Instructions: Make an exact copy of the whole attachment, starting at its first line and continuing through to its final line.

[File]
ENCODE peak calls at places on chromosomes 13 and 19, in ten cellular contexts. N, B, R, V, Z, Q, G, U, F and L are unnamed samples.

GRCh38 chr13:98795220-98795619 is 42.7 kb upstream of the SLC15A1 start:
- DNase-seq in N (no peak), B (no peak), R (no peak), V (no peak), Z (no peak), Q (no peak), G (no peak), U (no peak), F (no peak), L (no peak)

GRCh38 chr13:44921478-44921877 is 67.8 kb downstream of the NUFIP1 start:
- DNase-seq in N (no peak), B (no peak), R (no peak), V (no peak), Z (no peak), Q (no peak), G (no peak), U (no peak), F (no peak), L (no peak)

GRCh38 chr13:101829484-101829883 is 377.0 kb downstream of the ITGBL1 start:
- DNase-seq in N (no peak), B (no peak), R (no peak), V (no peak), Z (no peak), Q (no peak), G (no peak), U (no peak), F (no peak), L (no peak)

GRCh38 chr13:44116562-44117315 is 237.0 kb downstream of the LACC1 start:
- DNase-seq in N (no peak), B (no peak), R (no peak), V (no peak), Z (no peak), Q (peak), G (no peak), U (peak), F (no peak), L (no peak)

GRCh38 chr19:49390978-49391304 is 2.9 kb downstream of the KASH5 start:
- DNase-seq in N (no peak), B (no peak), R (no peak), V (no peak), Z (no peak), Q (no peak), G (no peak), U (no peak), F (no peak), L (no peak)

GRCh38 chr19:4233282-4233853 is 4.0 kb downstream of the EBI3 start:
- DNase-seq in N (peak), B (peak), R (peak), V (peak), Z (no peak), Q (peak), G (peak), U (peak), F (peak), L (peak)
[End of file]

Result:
ENCODE peak calls at places on chromosomes 13 and 19, in ten cellular contexts. N, B, R, V, Z, Q, G, U, F and L are unnamed samples.

GRCh38 chr13:98795220-98795619 is 42.7 kb upstream of the SLC15A1 start:
- DNase-seq in N (no peak), B (no peak), R (no peak), V (no peak), Z (no peak), Q (no peak), G (no peak), U (no peak), F (no peak), L (no peak)

GRCh38 chr13:44921478-44921877 is 67.8 kb downstream of the NUFIP1 start:
- DNase-seq in N (no peak), B (no peak), R (no peak), V (no peak), Z (no peak), Q (no peak), G (no peak), U (no peak), F (no peak), L (no peak)

GRCh38 chr13:101829484-101829883 is 377.0 kb downstream of the ITGBL1 start:
- DNase-seq in N (no peak), B (no peak), R (no peak), V (no peak), Z (no peak), Q (no peak), G (no peak), U (no peak), F (no peak), L (no peak)

GRCh38 chr13:44116562-44117315 is 237.0 kb downstream of the LACC1 start:
- DNase-seq in N (no peak), B (no peak), R (no peak), V (no peak), Z (no peak), Q (peak), G (no peak), U (peak), F (no peak), L (no peak)

GRCh38 chr19:49390978-49391304 is 2.9 kb downstream of the KASH5 start:
- DNase-seq in N (no peak), B (no peak), R (no peak), V (no peak), Z (no peak), Q (no peak), G (no peak), U (no peak), F (no peak), L (no peak)

GRCh38 chr19:4233282-4233853 is 4.0 kb downstream of the EBI3 start:
- DNase-seq in N (peak), B (peak), R (peak), V (peak), Z (no peak), Q (peak), G (peak), U (peak), F (peak), L (peak)